Water for Elephants
How we cite our quotes:
"Just shut it. I don't want to hear it. You're a good kid, and I ain't about to stand by and watch you mope off 'cuz that fat old grouch don't got time. I just ain't. So have a little respect for your elders and don't give me no trouble." (4.65)
Camel reveals his courage early on by sticking up for Jacob and finding him a place on the train. Camel defends Jacob in a way that he won't be able to later for himself. This effort makes Jacob loyal to Camel and helps prolong his life.
There's dead silence in the room. I look around. All eyes are trained on me. 'What?' I say loudly. 'Is that so much to ask? Doesn't anyone else here miss real food? Surely you can't all be happy with this… this… pap?' I put my hand on the edge of my plate and give it a shove. (5.58)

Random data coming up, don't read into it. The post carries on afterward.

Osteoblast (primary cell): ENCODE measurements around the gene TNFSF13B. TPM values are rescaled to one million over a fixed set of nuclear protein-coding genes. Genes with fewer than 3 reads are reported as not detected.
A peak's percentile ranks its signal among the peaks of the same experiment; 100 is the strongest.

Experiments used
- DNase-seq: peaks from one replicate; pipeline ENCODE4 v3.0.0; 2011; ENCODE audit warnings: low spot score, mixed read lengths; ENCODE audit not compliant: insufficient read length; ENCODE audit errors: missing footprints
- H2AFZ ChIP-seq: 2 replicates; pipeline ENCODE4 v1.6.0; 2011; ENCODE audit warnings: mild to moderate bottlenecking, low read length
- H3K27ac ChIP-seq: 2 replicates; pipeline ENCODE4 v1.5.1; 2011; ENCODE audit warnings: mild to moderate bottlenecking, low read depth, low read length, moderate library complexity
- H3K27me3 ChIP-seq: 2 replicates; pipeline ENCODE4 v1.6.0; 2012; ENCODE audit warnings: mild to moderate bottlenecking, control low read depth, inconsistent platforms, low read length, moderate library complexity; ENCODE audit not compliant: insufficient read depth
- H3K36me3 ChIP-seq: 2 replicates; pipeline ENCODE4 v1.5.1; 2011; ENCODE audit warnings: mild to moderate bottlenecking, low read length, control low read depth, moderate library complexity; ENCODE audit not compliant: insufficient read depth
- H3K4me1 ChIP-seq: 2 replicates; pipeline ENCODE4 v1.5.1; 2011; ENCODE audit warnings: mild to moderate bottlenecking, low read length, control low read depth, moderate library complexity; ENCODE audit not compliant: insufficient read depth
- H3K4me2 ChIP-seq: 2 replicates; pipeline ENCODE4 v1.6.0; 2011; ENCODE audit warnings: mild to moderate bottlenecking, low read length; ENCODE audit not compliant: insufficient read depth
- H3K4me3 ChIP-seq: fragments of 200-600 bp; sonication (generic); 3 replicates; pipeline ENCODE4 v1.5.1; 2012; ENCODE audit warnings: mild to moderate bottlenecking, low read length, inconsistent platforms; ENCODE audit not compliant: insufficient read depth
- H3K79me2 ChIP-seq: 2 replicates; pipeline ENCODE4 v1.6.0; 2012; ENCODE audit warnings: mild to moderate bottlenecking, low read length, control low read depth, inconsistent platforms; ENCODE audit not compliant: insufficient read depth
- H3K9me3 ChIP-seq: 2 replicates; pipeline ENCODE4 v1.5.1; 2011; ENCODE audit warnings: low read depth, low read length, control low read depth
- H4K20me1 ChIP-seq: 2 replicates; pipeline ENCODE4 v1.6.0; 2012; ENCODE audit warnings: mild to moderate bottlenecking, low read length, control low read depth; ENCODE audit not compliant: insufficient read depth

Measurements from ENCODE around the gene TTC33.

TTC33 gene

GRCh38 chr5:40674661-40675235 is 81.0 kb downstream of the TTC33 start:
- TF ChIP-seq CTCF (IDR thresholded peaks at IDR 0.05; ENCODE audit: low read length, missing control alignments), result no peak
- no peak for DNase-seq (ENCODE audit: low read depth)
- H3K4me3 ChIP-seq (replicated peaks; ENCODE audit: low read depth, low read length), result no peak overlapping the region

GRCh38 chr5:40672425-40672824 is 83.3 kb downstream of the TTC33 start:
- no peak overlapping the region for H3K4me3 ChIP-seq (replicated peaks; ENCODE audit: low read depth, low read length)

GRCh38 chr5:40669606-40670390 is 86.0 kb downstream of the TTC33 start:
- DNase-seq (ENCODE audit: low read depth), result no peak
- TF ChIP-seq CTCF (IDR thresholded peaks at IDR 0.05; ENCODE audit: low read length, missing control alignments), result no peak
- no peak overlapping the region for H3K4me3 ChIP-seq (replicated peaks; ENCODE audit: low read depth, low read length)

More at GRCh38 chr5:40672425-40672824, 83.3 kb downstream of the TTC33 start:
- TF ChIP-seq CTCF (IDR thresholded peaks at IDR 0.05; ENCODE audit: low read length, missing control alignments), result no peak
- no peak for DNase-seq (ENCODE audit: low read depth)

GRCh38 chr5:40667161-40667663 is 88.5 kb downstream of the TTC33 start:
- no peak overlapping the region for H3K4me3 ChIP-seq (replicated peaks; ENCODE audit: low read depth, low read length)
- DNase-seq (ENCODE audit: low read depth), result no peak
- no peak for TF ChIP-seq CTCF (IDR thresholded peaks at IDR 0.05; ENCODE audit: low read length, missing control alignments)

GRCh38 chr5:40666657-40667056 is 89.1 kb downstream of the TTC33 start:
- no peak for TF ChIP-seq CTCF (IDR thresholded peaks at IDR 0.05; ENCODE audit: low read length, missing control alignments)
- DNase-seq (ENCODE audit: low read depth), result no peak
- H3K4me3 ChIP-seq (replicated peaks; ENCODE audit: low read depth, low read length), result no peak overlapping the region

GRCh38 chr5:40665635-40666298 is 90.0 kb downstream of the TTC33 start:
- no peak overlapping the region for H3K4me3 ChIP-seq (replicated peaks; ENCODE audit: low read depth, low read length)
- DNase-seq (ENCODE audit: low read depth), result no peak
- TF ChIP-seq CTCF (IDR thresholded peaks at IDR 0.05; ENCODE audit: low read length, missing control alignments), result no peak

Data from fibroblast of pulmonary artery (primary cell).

Sometimes it takes courage just to say what's on your mind. Jacob lays it all out on the line here, declaring that the people in the home aren't getting good, "real food," and accusing those who work there of serving them "pap." How much of an effect his protest will have on the home's staff is debatable, but at least Jacob has the satisfaction of speaking his mind.
When the cat sees me coming, he lunges at the door. I freeze.
"What's the matter, Jacob?"
I turn around. August's face is glowing.
"You're not afraid of Rex, are you?" he continues. "He's just a widdle kitty cat." (6.208-11)
Here we get an early hint of August's personality. He's pressuring Jacob to go in and feed a lion like it's no big deal. But Jacob is brand new at the circus and doesn't have any experience with lions. August puts Jacob in danger and then teases him by saying that Rex is "just a widdle kitty cat." It takes great courage to walk into a lion's cage, but August is trying to belittle that courage.